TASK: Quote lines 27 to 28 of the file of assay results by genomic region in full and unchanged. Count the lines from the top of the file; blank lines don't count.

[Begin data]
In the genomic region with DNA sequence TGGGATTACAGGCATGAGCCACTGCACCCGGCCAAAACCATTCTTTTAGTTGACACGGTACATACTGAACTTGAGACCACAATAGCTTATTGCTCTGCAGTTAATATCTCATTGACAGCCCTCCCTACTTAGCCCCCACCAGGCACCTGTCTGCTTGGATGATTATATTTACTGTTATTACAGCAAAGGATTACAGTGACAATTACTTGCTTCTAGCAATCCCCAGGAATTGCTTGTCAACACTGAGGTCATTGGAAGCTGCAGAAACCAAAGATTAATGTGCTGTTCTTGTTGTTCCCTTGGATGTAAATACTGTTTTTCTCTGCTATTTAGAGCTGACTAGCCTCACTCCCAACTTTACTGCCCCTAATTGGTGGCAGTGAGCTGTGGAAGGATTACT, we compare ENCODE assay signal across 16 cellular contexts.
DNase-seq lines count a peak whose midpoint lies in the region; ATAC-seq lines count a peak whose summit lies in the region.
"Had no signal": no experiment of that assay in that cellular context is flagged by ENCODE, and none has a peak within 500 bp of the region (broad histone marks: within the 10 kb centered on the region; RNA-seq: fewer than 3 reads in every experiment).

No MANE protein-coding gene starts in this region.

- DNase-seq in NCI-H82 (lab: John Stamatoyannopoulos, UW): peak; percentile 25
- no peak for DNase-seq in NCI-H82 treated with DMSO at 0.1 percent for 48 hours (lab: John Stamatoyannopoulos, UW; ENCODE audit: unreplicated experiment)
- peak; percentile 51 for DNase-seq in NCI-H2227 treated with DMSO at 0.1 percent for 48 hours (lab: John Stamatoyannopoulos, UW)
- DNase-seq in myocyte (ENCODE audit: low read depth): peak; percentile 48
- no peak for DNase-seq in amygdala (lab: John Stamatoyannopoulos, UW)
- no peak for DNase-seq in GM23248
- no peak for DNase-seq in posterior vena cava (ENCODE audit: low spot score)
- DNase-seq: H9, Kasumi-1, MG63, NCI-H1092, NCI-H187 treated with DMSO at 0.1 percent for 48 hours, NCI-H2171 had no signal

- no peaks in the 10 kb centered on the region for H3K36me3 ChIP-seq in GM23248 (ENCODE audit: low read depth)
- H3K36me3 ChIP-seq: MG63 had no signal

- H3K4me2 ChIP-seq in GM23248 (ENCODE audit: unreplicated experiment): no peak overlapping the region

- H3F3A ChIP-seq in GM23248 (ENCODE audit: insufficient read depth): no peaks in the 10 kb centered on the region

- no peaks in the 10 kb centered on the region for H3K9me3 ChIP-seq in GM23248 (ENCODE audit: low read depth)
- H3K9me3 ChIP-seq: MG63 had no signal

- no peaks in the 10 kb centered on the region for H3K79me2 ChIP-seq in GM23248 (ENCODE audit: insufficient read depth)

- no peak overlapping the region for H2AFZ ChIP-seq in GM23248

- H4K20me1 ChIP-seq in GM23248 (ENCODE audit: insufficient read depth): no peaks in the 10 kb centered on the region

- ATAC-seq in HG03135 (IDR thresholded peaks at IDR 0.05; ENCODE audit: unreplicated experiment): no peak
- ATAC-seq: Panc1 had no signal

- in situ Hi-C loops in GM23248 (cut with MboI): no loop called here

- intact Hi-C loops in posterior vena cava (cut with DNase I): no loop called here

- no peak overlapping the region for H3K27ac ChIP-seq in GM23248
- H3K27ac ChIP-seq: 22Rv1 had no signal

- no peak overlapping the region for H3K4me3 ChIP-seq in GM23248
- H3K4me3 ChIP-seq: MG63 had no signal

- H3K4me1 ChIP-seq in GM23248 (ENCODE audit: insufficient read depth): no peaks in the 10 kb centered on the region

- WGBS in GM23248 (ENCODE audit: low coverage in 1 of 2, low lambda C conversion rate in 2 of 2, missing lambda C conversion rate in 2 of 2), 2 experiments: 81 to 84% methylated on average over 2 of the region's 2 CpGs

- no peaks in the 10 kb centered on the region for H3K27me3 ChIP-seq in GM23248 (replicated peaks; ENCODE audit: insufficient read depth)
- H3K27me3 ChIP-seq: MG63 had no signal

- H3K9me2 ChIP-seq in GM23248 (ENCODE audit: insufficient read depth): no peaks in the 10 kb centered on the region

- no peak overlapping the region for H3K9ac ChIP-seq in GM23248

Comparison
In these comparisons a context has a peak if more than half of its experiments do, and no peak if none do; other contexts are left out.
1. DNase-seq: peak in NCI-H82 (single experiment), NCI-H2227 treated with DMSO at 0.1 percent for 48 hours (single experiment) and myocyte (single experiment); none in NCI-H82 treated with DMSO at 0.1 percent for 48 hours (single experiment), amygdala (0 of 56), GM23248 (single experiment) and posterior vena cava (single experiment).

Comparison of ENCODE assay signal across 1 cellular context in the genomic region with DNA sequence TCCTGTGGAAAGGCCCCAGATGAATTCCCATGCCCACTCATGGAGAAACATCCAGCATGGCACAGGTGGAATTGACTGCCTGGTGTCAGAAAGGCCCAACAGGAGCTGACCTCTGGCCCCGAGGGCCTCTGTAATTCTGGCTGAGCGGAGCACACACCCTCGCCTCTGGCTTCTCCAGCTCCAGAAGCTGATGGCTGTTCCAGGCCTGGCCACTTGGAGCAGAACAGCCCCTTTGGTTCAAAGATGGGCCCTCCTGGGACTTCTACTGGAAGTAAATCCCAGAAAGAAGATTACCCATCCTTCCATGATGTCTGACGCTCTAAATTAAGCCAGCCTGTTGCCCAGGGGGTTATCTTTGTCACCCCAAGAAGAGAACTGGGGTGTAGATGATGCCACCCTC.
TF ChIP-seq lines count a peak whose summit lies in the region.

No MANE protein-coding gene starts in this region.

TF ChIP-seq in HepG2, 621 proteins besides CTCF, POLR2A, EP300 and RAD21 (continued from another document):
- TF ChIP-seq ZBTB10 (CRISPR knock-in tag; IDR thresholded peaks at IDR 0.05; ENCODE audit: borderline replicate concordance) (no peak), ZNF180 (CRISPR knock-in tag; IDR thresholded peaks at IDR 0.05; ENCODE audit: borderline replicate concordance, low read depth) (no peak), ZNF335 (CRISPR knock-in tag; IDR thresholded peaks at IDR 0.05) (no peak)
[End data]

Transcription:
- H3K27ac ChIP-seq: 22Rv1 had no signal

- no peak overlapping the region for H3K4me3 ChIP-seq in GM23248